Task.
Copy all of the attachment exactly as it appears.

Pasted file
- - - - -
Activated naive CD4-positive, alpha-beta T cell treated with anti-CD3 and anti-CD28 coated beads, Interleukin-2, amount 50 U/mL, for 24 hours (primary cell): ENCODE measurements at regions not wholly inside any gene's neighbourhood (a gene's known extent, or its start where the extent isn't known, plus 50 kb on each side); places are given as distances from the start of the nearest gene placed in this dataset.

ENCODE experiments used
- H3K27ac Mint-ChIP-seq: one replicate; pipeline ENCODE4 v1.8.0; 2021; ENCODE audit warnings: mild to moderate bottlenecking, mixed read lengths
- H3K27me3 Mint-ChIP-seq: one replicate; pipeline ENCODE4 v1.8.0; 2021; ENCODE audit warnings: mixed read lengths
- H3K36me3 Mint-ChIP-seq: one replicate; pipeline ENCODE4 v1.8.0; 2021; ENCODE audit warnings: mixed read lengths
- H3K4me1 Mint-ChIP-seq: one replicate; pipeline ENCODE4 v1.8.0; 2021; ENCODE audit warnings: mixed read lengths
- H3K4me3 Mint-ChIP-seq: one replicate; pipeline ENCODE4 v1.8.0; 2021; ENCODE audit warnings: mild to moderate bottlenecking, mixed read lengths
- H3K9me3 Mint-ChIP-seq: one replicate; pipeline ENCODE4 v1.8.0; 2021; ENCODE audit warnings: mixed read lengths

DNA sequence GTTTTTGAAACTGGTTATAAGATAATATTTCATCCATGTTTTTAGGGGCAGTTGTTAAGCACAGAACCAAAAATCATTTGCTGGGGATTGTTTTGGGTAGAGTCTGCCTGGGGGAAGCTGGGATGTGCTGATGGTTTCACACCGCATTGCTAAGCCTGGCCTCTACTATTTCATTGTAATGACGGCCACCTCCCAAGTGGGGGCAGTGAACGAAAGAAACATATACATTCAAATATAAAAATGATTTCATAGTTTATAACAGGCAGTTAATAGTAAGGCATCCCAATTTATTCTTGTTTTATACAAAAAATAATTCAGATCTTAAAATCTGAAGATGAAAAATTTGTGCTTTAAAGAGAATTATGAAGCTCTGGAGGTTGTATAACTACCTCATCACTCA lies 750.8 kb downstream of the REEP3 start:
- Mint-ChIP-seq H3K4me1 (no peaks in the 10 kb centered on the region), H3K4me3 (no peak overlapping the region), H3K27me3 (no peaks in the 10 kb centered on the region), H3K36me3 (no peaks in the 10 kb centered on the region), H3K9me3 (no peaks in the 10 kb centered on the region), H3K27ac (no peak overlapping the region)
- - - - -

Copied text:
Activated naive CD4-positive, alpha-beta T cell treated with anti-CD3 and anti-CD28 coated beads, Interleukin-2, amount 50 U/mL, for 24 hours (primary cell): ENCODE measurements at regions not wholly inside any gene's neighbourhood (a gene's known extent, or its start where the extent isn't known, plus 50 kb on each side); places are given as distances from the start of the nearest gene placed in this dataset.

ENCODE experiments used
- H3K27ac Mint-ChIP-seq: one replicate; pipeline ENCODE4 v1.8.0; 2021; ENCODE audit warnings: mild to moderate bottlenecking, mixed read lengths
- H3K27me3 Mint-ChIP-seq: one replicate; pipeline ENCODE4 v1.8.0; 2021; ENCODE audit warnings: mixed read lengths
- H3K36me3 Mint-ChIP-seq: one replicate; pipeline ENCODE4 v1.8.0; 2021; ENCODE audit warnings: mixed read lengths
- H3K4me1 Mint-ChIP-seq: one replicate; pipeline ENCODE4 v1.8.0; 2021; ENCODE audit warnings: mixed read lengths
- H3K4me3 Mint-ChIP-seq: one replicate; pipeline ENCODE4 v1.8.0; 2021; ENCODE audit warnings: mild to moderate bottlenecking, mixed read lengths
- H3K9me3 Mint-ChIP-seq: one replicate; pipeline ENCODE4 v1.8.0; 2021; ENCODE audit warnings: mixed read lengths

DNA sequence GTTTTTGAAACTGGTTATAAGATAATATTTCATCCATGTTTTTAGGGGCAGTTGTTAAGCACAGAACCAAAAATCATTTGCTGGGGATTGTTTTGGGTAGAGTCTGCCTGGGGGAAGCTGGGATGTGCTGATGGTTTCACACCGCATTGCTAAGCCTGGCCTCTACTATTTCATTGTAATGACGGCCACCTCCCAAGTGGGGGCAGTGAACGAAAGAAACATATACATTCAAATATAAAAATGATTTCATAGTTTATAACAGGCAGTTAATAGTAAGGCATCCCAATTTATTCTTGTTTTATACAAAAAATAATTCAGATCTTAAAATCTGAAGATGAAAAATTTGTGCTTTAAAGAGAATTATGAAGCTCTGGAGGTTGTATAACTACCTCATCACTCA lies 750.8 kb downstream of the REEP3 start:
- Mint-ChIP-seq H3K4me1 (no peaks in the 10 kb centered on the region), H3K4me3 (no peak overlapping the region), H3K27me3 (no peaks in the 10 kb centered on the region), H3K36me3 (no peaks in the 10 kb centered on the region), H3K9me3 (no peaks in the 10 kb centered on the region), H3K27ac (no peak overlapping the region)